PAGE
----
Stressing on the issue raised last month in his letter to Karnataka BJP chief B S Yeddyurappa, Chief Minister Manohar Parrikar reiterated that sharing of Mahadeyi river water is inevitable with the source of the river in Karnataka.
“If someone thinks that water cannot be taken by Karnataka, he is living in a fool’s paradise. He does not understand law. A river which flows through Karnataka, how can you deny water to them… they cannot take the water to some other area. They have to drink it or they have to use it in that area. I have precisely written the same thing,” Parrikar said in a post cabinet briefing.
He said, “35 km of the river flows through Karnataka, 16 km in Maharastra and 52 km in Goa. In Goa, most of the water is salty. Sharing of water of Mahadeyi is inevitable because it is passing through three states. If someone thinks that Karnataka will not get share out of Tribunal judgement, I think he is living in a fool’s paradise. How can it happen. The river flows through three states, so each state has some right over it, water also.”
In a letter to Yeddyurappa last month, Parrikar had spoken of fulfilling the drinking requirements of citizens in northern Karnataka. The water dispute between Maharashtra, Karnataka and Goa is more than three decades old, with the next hearing at the Mahadeyi tribunal expected this February.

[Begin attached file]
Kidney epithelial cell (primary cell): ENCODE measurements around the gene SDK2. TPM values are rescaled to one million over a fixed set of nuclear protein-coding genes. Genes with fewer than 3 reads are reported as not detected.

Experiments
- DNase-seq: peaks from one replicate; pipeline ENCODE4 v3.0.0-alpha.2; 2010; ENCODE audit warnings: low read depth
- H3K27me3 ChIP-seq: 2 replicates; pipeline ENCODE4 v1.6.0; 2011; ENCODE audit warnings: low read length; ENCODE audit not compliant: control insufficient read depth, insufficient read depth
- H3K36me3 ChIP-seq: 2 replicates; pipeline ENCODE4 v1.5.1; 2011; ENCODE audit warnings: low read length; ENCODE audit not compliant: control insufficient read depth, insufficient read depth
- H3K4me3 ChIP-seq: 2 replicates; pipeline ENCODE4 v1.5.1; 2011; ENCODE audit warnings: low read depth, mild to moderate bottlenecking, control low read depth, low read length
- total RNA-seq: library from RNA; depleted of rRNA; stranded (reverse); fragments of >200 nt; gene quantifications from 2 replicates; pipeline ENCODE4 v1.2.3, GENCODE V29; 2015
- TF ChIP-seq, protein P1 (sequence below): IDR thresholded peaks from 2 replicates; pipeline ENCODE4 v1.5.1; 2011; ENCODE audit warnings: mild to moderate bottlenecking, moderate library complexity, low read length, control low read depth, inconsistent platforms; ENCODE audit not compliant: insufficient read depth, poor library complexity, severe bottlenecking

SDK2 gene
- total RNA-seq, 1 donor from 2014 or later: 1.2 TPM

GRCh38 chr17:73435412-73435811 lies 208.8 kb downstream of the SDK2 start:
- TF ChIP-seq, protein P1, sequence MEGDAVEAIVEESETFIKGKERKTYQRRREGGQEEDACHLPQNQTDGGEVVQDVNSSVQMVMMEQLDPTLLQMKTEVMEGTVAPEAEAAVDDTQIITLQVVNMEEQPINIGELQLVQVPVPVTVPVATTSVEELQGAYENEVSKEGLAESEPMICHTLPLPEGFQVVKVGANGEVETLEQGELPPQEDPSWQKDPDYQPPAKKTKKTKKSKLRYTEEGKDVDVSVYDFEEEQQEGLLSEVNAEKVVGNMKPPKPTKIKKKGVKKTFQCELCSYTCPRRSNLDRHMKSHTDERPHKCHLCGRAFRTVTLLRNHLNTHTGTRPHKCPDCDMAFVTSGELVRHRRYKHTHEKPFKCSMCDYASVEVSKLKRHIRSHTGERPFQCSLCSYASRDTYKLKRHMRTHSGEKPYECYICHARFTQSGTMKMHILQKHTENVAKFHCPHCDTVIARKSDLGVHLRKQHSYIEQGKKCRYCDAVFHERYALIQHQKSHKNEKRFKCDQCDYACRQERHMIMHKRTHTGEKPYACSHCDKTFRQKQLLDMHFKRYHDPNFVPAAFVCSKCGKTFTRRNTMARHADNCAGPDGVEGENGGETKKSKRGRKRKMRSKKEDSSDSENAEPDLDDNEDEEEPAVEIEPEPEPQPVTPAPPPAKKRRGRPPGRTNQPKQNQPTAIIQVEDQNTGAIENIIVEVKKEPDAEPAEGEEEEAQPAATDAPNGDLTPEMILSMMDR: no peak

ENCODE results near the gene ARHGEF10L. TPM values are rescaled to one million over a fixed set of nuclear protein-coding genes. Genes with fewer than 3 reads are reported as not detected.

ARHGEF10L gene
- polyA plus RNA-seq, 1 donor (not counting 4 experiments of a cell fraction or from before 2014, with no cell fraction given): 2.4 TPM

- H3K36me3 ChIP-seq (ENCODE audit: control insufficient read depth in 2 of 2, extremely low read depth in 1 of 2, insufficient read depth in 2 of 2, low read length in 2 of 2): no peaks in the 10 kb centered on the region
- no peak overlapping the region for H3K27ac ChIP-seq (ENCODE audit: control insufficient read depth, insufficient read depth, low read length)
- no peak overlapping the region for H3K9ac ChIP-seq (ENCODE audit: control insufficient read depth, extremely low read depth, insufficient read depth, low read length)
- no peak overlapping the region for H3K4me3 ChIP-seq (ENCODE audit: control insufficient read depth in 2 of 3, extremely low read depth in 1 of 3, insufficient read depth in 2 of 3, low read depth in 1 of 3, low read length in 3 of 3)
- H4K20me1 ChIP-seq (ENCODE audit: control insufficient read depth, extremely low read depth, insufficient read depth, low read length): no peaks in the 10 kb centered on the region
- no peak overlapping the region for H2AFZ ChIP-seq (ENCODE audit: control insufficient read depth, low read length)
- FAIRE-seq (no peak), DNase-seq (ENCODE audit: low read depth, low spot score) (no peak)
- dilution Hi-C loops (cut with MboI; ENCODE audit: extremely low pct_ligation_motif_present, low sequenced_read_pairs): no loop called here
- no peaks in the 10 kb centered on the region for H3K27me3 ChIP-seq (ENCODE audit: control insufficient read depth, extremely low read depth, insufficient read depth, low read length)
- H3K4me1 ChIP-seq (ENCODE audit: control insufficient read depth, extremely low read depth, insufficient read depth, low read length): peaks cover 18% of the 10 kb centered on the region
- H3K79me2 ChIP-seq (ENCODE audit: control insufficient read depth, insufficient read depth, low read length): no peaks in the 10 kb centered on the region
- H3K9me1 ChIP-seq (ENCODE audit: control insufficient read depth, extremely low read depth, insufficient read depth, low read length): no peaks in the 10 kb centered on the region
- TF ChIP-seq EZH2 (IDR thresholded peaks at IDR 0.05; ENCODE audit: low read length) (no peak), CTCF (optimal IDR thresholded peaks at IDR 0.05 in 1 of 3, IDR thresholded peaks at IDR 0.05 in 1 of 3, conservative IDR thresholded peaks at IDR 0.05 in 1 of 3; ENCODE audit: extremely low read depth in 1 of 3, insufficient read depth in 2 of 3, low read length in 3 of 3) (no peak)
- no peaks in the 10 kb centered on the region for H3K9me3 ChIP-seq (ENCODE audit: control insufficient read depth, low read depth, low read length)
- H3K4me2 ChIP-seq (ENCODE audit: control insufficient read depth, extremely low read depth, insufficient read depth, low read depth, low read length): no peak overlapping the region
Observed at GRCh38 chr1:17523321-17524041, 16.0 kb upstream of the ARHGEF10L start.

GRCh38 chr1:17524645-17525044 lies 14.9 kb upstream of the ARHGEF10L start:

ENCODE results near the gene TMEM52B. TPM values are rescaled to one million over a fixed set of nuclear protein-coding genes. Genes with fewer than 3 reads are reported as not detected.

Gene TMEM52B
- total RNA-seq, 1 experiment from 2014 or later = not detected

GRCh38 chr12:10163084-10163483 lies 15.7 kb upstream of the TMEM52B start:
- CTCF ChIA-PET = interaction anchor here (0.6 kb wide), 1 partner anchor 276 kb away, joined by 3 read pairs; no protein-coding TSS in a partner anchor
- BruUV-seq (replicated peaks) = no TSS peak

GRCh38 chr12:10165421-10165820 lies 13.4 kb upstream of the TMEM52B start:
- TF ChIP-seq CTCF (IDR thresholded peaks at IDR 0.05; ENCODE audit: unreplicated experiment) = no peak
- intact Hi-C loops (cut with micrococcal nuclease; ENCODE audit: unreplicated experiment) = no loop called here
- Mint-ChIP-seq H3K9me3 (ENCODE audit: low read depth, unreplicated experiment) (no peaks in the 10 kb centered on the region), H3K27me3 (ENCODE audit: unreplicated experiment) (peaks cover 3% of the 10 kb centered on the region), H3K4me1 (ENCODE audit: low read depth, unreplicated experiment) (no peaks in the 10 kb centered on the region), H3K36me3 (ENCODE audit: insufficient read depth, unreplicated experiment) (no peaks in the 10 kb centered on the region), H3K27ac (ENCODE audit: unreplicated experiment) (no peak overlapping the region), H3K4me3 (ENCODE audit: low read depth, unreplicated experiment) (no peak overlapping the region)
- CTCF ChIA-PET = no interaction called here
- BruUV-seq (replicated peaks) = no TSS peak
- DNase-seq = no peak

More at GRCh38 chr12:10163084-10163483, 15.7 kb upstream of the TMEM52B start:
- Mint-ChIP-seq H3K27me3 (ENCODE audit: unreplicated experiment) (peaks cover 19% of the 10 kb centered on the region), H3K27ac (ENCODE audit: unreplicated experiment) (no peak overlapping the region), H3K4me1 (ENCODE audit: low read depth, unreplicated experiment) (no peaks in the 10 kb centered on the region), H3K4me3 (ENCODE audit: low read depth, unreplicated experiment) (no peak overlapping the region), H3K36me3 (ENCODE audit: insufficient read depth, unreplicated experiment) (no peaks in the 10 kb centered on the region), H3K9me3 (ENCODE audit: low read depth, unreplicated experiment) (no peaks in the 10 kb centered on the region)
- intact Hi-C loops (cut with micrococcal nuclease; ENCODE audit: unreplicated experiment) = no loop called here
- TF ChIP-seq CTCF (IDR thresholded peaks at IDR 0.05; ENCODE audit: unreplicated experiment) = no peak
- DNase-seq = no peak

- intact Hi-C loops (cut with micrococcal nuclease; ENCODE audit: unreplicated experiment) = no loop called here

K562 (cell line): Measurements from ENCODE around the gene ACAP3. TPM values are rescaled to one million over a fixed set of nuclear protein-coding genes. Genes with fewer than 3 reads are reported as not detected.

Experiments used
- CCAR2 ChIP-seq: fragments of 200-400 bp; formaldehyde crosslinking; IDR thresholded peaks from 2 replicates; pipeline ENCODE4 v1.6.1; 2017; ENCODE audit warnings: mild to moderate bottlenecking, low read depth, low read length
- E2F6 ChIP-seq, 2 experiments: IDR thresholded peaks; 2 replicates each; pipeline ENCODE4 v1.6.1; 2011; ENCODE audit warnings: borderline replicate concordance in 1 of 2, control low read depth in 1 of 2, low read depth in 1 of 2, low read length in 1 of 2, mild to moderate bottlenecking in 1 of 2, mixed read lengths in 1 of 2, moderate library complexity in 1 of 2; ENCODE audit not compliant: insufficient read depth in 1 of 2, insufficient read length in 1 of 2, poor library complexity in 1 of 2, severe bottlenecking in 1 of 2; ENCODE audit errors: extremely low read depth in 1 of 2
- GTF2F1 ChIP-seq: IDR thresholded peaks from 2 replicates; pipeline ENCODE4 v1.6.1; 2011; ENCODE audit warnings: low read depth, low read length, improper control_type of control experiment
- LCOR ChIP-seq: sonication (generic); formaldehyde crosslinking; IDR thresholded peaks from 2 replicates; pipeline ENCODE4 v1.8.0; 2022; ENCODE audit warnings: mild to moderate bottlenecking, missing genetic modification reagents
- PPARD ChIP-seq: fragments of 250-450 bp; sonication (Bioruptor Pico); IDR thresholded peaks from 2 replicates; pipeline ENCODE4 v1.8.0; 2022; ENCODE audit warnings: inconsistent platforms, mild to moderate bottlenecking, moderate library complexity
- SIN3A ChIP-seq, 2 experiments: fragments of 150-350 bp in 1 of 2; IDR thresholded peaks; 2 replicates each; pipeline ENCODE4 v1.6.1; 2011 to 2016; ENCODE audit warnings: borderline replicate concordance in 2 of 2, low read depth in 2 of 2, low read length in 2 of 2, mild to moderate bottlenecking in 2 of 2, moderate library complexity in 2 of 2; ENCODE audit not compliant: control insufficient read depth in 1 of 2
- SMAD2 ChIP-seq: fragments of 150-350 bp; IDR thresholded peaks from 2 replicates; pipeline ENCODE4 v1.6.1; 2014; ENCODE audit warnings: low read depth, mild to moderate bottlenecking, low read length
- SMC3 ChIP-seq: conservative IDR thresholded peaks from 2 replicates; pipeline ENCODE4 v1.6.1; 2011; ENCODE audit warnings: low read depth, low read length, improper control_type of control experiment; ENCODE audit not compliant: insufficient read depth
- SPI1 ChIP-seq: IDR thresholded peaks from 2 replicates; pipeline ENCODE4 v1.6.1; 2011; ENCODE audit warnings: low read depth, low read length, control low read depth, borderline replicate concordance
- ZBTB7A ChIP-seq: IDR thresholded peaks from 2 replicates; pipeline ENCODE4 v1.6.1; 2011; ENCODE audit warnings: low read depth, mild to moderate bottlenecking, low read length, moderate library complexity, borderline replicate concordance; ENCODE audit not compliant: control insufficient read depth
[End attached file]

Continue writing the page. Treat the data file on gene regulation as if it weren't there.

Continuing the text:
“Whatever rain falls in the Mahadeyi basin comes into the Mahadeyi river. Every state gets a reasonable share. River sharing act too says one cannot carry water from a deficit basin to another basin. The issue before the tribunal is whether the Mahadeyi basin is in deficit or not. We have given documentary evidence from our side, and proven that 75 per cent dependable water availability in Mahadeyi is about 115 TMC (variable due to quantum of rain every year),” Parrikar wrote.
“Indirectly… 115 TMC water is available. Requirement in Mahadeyi basin of Maharashtra, Karnataka and Goa is about 145 TMC. Therefore the river basin is negative on requirement. Therefore water cannot be taken from the river… to some other river,” Parrikar added.
He also said the issue has been given a negative slant by several NGOs on ground and by media reports. “I have said again and again and the letter says I am ready to talk within the parameters of the Mahadeyi Tribunal. What does this mean, they should tell me, and using my letter as a context, if they write to me, I will explain to everyone,” he said.
With Karnataka going for elections this year, many have challenged the context and timing of such a letter, even as the matter is before a tribunal. “I have taken enough precautions in the letter to ensure that Goa’s interests are not compromised. Some people (in Goa) say they want Mahadeyi water for drinking purposes. They should go back 15 years in history and they will realise that I have provided for drinking water. I have only initiated all those schemes and completed… None of them have happened during Congress regime. I will give you the dates. Who built check dams on all rivers including Mahadeyi, I built them. Pumping stations were built during my tenure. The issue is of diversion of the water,” he added.